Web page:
by Wendy Keller, occasional worry wart
I’m going through a stressful time in my life, which only makes my natural tendency to worry even more intense.
For the last several days, I haven’t been eating right, sleeping well nor thinking clearly. I’ve made mistakes at work and in my personal life.
Something has to change and only I can change it.
This morning I went out in nature to see if I could settle myself down. I’m grateful to live at the edge of the Pacific. As I left the house, I stuffed several tissues into my pocket because I had a feeling at some point I’d burst into tears and need them.
But as I walked, I got some distance between the negative inner chatter in my brain and the environment around me. I couldn’t help but notice a peaceful flock of sea birds. A profusion of bright yellow-flowered weeds. A bevy of sand pipers pecking amongst the rocks.
The harridan in my head started to slow down a little.
There were gaps between her screaming dire predictions and the beauty around me. The air felt fresh. I felt the sweat form on my brow. I saw two young Asian men struggling to get a big fish out of the water. It was pulling hard against their hook, looking for a way to escape.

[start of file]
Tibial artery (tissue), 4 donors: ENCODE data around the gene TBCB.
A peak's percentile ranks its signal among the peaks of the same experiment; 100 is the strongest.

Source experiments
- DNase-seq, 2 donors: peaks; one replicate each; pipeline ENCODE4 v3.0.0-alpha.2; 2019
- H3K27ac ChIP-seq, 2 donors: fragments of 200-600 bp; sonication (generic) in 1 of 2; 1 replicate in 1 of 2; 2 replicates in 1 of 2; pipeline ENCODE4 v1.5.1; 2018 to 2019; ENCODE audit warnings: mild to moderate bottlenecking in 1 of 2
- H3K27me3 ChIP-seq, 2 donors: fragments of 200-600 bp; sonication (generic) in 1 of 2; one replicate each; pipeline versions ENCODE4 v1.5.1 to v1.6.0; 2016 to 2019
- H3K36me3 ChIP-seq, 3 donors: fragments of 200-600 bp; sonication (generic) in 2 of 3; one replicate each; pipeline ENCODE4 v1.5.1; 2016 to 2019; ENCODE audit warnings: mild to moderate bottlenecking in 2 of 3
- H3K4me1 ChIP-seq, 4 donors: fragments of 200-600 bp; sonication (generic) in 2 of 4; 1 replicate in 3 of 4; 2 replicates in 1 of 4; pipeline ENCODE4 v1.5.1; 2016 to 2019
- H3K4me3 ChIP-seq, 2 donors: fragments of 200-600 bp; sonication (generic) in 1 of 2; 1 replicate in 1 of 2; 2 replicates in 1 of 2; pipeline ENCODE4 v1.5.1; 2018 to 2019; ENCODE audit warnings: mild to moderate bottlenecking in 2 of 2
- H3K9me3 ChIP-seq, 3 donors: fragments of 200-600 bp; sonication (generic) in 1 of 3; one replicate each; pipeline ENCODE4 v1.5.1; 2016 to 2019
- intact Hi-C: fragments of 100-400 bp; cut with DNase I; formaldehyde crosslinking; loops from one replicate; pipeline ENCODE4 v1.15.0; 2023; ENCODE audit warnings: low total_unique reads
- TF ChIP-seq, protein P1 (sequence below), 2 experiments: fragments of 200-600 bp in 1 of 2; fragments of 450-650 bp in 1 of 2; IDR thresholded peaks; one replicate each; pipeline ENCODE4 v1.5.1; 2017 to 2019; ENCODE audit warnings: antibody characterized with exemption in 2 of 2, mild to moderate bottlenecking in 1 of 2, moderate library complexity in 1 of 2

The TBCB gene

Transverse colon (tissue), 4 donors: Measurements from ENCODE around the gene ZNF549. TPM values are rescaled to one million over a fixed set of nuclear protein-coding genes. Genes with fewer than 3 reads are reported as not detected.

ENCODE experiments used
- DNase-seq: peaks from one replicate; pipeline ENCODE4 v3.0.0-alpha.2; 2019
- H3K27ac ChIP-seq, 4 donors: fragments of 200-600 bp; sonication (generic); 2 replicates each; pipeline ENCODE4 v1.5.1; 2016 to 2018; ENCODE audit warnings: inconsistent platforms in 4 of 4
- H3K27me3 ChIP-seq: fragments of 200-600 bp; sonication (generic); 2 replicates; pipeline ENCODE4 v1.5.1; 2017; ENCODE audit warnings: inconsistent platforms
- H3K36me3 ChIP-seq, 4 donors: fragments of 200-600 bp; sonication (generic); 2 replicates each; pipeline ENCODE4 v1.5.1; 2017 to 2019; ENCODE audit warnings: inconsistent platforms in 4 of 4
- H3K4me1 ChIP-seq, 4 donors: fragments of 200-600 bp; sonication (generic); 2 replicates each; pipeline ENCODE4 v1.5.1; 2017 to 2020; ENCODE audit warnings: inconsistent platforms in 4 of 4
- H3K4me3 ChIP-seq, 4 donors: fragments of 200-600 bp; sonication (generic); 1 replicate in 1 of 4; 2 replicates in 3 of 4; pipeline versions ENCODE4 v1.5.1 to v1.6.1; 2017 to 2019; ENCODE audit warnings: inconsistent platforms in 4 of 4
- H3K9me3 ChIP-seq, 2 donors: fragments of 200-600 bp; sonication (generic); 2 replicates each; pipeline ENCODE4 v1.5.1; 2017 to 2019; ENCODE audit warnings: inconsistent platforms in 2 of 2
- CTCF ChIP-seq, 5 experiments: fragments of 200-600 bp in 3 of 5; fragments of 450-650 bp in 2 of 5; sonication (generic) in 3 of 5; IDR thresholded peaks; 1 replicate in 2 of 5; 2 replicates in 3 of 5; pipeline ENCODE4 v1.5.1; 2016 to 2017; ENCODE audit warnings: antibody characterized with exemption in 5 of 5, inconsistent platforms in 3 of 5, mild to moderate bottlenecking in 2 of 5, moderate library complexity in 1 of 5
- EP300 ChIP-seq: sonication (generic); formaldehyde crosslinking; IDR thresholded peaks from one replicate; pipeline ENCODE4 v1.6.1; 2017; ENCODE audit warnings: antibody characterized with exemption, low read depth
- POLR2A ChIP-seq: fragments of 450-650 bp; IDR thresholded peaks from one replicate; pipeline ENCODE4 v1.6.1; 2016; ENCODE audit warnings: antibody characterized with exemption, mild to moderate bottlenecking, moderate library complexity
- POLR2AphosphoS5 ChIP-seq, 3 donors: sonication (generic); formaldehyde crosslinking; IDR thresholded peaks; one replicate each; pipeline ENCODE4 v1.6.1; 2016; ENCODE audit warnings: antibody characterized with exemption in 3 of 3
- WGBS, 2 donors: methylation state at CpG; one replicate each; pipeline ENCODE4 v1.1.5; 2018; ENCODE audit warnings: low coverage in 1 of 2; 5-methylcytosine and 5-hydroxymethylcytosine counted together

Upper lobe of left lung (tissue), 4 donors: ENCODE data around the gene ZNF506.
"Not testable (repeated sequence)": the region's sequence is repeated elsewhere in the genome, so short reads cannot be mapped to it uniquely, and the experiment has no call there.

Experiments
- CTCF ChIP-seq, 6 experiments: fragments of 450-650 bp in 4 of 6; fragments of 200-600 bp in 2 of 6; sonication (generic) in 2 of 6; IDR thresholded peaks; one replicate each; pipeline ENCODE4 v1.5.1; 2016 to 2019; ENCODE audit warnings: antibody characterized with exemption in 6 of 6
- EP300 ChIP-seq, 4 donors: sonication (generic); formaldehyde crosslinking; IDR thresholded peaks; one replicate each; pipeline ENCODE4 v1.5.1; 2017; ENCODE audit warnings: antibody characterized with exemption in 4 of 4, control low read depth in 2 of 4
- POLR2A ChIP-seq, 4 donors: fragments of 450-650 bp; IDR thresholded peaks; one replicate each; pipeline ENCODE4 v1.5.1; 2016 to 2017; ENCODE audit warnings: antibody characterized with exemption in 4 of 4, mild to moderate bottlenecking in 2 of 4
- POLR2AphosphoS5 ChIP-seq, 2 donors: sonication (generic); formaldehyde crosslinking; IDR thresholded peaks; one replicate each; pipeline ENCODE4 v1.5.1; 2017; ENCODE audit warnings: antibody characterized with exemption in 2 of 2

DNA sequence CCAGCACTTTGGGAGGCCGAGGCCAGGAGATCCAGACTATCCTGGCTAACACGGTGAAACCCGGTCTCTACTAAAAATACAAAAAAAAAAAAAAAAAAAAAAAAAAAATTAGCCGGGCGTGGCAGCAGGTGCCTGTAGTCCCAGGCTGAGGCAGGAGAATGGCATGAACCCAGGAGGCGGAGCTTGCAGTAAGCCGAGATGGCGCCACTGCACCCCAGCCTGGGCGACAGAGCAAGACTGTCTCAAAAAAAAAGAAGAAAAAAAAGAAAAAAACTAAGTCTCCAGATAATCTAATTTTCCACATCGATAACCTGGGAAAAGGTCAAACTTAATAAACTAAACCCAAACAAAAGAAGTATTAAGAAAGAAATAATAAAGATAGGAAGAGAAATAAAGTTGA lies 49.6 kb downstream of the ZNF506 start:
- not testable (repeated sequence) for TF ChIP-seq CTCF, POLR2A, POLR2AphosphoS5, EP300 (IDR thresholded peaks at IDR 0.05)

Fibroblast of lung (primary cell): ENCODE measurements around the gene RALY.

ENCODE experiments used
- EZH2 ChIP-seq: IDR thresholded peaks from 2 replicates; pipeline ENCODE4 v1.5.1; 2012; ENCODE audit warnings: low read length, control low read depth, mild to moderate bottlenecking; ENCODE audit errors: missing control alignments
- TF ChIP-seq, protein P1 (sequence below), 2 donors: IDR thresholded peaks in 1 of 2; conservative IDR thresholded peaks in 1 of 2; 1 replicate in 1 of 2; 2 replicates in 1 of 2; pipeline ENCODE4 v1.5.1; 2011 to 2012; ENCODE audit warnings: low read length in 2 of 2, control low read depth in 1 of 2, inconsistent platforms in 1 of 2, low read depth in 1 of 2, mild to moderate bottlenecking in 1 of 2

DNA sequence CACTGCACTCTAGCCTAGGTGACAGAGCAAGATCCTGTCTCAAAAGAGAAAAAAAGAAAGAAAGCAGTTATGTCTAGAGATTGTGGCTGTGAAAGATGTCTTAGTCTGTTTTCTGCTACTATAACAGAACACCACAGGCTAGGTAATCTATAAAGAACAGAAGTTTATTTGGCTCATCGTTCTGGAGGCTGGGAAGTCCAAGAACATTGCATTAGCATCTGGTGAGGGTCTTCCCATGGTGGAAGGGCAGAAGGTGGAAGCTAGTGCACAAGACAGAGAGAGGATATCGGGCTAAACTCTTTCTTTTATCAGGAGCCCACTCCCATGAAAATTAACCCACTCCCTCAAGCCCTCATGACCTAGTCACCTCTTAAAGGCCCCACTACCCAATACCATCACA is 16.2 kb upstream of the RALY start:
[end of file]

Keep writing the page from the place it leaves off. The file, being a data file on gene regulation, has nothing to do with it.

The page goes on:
As I passed them, I thought about how I’m like that poor fish. I’ve caught myself on a hook (very much of my own making!) and now I’m struggling to get away as hard as I can. I’m fighting What Is with all my strength. I remembered a saying I read once somewhere: “Suffering is caused by my resistance to What Is.”
Suffering is caused by my resistance to What Is.
When I’m calm, I can usually find a solution. When I’m calm, my brain relaxes and works much better. When I’m calm, my heart isn’t racing, my blood pressure isn’t sky high and my body functions optimally.
I made a conscious decision to only focus on the beauty around me.
It was an effort to push myself to be “in the moment,” experiencing the peace and wonder all around me. But that’s when I felt the frenzied demons disperse.
I walked back to my house with more groundedness, peacefulness, confidence and strength than when I’d left.
P.S. – The fish got away.
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